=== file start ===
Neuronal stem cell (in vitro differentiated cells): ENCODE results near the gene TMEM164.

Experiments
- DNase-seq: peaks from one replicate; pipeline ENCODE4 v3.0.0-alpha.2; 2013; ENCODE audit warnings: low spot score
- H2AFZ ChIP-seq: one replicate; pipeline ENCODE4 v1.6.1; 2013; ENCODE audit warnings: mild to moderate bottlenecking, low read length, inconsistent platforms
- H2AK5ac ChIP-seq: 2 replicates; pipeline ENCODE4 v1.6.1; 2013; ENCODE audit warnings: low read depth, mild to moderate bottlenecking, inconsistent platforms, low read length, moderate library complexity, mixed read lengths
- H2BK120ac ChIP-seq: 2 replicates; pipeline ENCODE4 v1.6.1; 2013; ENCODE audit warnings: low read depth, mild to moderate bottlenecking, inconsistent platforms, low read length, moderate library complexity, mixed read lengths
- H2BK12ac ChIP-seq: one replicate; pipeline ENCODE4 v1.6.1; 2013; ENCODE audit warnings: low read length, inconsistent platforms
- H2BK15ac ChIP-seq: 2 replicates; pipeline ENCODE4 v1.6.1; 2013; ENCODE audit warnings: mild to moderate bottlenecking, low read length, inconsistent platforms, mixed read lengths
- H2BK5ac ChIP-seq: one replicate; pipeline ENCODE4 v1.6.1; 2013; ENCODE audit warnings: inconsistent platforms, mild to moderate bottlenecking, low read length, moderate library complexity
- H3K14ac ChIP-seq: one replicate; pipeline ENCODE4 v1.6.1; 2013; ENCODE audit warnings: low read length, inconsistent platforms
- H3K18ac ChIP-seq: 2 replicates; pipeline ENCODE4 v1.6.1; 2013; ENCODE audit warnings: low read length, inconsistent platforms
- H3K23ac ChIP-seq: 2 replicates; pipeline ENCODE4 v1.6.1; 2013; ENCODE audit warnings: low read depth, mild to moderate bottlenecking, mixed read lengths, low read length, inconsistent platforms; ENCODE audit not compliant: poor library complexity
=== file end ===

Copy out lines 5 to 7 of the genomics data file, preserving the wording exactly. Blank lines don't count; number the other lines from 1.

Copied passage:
- H2AK5ac ChIP-seq: 2 replicates; pipeline ENCODE4 v1.6.1; 2013; ENCODE audit warnings: low read depth, mild to moderate bottlenecking, inconsistent platforms, low read length, moderate library complexity, mixed read lengths
- H2BK120ac ChIP-seq: 2 replicates; pipeline ENCODE4 v1.6.1; 2013; ENCODE audit warnings: low read depth, mild to moderate bottlenecking, inconsistent platforms, low read length, moderate library complexity, mixed read lengths
- H2BK12ac ChIP-seq: one replicate; pipeline ENCODE4 v1.6.1; 2013; ENCODE audit warnings: low read length, inconsistent platforms